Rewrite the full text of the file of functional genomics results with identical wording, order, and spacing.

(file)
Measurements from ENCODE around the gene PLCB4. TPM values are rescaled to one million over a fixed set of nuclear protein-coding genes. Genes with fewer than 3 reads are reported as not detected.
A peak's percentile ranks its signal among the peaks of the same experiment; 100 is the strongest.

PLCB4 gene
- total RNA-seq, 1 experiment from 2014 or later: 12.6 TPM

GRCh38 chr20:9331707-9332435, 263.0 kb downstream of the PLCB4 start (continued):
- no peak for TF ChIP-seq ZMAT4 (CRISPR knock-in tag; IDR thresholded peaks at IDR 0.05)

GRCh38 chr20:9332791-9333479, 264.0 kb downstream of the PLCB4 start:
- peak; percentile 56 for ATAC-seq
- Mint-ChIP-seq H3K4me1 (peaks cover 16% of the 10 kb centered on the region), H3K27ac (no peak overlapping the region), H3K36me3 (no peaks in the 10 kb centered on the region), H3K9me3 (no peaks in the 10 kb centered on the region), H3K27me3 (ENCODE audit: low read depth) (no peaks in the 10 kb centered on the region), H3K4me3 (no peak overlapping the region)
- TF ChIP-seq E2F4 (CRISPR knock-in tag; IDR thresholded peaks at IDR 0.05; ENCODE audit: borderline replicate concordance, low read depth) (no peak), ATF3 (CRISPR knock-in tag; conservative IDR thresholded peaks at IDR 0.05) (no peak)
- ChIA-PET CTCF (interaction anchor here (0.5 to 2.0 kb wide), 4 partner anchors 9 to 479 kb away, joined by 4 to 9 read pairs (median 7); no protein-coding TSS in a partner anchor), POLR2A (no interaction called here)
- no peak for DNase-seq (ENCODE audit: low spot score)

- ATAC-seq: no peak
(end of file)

Measurements from ENCODE around the gene PLCB4. TPM values are rescaled to one million over a fixed set of nuclear protein-coding genes. Genes with fewer than 3 reads are reported as not detected.
A peak's percentile ranks its signal among the peaks of the same experiment; 100 is the strongest.

PLCB4 gene
- total RNA-seq, 1 experiment from 2014 or later: 12.6 TPM

GRCh38 chr20:9331707-9332435, 263.0 kb downstream of the PLCB4 start (continued):
- no peak for TF ChIP-seq ZMAT4 (CRISPR knock-in tag; IDR thresholded peaks at IDR 0.05)

GRCh38 chr20:9332791-9333479, 264.0 kb downstream of the PLCB4 start:
- peak; percentile 56 for ATAC-seq
- Mint-ChIP-seq H3K4me1 (peaks cover 16% of the 10 kb centered on the region), H3K27ac (no peak overlapping the region), H3K36me3 (no peaks in the 10 kb centered on the region), H3K9me3 (no peaks in the 10 kb centered on the region), H3K27me3 (ENCODE audit: low read depth) (no peaks in the 10 kb centered on the region), H3K4me3 (no peak overlapping the region)
- TF ChIP-seq E2F4 (CRISPR knock-in tag; IDR thresholded peaks at IDR 0.05; ENCODE audit: borderline replicate concordance, low read depth) (no peak), ATF3 (CRISPR knock-in tag; conservative IDR thresholded peaks at IDR 0.05) (no peak)
- ChIA-PET CTCF (interaction anchor here (0.5 to 2.0 kb wide), 4 partner anchors 9 to 479 kb away, joined by 4 to 9 read pairs (median 7); no protein-coding TSS in a partner anchor), POLR2A (no interaction called here)
- no peak for DNase-seq (ENCODE audit: low spot score)

- ATAC-seq: no peak